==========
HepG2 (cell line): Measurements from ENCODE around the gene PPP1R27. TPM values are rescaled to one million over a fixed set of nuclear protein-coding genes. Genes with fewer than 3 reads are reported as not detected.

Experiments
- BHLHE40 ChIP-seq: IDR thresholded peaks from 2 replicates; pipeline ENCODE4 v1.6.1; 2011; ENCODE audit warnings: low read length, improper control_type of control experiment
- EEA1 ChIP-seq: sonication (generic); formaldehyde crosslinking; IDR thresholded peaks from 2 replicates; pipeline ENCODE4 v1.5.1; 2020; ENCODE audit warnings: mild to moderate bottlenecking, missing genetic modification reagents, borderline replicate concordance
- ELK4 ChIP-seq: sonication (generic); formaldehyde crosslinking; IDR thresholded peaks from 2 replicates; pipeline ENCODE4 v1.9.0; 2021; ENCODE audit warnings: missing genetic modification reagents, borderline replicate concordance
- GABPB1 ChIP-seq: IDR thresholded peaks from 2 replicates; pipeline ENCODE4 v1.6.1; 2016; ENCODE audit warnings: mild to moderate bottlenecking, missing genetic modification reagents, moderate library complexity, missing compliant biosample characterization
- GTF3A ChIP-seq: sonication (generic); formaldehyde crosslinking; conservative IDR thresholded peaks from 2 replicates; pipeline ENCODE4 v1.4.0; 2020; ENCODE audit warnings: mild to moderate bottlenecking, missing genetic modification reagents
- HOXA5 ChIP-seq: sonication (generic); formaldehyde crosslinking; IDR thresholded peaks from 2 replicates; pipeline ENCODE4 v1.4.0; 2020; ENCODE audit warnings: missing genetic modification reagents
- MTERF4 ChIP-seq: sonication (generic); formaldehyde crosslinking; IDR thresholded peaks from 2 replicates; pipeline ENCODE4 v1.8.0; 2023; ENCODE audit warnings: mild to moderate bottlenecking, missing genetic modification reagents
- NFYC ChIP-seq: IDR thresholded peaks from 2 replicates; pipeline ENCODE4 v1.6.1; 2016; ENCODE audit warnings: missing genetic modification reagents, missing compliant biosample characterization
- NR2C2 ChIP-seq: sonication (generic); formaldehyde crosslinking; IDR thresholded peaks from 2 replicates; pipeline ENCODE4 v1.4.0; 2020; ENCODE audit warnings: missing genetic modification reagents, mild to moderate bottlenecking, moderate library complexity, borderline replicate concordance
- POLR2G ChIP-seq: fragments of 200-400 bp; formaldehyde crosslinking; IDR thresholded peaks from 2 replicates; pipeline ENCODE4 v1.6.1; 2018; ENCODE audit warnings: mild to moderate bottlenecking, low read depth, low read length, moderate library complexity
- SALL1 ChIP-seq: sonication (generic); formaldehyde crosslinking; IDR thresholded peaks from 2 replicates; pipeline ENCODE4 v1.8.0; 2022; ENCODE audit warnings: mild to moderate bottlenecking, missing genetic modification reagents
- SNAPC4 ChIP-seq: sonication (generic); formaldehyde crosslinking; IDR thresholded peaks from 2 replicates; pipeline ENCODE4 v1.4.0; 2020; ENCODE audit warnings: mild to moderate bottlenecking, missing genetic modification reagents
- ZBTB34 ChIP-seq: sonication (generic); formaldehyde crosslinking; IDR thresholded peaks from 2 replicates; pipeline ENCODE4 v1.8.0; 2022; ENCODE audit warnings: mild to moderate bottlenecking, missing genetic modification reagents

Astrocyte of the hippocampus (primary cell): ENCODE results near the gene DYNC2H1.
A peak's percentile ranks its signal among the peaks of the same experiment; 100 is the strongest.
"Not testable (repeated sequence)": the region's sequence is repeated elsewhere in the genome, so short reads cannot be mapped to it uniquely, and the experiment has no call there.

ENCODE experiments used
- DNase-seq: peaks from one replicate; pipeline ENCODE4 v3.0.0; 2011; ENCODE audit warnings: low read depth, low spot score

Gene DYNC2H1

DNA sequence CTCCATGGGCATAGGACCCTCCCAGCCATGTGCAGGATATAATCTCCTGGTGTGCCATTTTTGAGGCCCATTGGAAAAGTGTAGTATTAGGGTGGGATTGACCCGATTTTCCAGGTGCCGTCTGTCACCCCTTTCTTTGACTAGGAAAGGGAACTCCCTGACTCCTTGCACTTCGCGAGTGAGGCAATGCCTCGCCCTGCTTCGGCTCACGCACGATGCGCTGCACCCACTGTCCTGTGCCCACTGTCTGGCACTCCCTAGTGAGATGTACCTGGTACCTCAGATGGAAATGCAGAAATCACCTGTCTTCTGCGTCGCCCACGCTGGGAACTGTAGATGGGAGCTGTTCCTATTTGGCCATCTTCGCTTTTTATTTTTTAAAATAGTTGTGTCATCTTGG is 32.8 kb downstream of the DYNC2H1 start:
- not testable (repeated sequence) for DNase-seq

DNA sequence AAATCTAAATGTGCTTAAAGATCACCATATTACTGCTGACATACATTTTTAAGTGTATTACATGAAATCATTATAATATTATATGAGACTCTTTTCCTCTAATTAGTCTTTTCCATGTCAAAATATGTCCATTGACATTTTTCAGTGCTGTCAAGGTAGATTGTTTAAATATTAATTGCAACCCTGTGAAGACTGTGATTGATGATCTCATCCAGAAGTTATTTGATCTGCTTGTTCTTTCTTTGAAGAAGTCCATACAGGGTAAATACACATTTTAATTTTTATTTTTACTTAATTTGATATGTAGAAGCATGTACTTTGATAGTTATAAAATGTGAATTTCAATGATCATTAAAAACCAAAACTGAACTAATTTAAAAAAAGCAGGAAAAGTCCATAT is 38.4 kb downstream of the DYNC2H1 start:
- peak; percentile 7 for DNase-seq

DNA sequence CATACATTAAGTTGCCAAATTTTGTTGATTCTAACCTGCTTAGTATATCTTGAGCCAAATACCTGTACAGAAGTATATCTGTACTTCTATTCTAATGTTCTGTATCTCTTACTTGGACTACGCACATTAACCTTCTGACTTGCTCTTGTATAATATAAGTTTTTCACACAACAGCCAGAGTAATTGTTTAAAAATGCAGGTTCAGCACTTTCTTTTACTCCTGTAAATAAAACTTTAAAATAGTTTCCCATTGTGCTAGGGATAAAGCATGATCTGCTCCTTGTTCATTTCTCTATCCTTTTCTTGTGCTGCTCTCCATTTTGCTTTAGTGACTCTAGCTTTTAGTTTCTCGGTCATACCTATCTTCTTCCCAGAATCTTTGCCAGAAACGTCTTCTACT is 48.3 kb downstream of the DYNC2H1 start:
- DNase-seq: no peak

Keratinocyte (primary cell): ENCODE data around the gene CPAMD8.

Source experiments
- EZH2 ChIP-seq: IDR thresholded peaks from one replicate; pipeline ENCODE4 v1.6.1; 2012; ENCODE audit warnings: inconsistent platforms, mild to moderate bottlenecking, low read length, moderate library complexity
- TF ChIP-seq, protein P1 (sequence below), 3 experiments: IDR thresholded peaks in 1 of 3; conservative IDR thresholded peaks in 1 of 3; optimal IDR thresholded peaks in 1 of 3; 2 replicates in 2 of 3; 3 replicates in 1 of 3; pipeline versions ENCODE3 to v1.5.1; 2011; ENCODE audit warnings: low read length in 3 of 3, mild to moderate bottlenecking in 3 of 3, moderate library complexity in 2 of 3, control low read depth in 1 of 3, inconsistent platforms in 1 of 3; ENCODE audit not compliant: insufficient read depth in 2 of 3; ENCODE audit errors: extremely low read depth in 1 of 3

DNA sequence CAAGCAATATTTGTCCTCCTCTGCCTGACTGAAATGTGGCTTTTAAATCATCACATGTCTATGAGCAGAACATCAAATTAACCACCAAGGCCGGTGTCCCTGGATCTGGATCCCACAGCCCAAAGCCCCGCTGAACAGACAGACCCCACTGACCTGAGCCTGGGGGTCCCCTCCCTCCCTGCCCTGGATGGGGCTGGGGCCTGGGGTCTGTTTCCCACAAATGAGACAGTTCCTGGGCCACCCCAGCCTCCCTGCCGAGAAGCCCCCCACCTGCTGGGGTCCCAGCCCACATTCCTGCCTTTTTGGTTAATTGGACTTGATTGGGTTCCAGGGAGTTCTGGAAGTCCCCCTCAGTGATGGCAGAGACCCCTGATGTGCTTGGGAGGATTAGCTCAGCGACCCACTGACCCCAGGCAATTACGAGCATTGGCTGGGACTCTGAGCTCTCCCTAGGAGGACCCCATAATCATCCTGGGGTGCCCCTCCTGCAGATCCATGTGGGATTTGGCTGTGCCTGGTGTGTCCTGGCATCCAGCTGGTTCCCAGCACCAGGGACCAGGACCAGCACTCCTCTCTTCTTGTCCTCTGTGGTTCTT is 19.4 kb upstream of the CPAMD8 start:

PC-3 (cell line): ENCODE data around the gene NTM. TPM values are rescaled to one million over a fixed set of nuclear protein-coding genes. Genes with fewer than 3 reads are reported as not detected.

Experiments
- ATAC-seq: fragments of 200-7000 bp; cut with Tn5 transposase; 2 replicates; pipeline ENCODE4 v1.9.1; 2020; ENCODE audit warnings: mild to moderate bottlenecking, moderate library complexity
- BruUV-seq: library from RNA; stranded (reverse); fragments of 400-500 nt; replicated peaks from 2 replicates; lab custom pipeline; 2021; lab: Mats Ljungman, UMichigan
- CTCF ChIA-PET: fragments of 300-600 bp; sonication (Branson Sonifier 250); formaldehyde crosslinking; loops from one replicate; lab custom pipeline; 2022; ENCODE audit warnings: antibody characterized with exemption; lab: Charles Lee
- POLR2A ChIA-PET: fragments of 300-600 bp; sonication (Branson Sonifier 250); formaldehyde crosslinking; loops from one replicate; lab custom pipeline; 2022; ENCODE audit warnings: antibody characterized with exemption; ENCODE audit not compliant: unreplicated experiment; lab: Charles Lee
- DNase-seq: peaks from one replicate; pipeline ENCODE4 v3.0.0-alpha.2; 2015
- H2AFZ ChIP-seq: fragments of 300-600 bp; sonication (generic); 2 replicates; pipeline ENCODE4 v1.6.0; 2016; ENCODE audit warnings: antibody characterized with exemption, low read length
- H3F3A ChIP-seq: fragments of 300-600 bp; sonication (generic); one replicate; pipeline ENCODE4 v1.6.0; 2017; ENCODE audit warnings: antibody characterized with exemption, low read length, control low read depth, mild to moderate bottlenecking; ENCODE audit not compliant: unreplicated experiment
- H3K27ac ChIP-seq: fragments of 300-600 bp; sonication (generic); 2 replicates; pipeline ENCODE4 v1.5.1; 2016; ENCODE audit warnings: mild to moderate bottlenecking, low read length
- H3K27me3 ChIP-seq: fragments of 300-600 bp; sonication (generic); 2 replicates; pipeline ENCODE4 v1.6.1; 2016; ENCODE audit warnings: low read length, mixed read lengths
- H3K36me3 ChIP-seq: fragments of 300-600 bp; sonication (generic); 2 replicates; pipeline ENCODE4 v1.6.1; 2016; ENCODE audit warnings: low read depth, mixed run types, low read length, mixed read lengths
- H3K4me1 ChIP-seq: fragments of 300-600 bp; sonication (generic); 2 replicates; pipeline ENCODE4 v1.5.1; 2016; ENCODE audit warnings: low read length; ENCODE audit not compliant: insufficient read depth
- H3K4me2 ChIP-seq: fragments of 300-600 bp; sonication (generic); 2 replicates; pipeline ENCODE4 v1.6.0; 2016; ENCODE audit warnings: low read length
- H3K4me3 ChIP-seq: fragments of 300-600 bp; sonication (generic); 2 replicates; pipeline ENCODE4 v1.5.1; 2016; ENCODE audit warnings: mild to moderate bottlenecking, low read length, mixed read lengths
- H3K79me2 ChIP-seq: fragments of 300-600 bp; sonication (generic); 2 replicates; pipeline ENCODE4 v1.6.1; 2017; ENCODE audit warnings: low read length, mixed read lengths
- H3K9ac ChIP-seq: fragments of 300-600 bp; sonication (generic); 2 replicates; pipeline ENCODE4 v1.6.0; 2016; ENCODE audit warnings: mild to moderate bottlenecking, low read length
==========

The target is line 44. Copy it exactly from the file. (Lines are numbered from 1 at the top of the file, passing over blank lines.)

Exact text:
- H3K36me3 ChIP-seq: fragments of 300-600 bp; sonication (generic); 2 replicates; pipeline ENCODE4 v1.6.1; 2016; ENCODE audit warnings: low read depth, mixed run types, low read length, mixed read lengths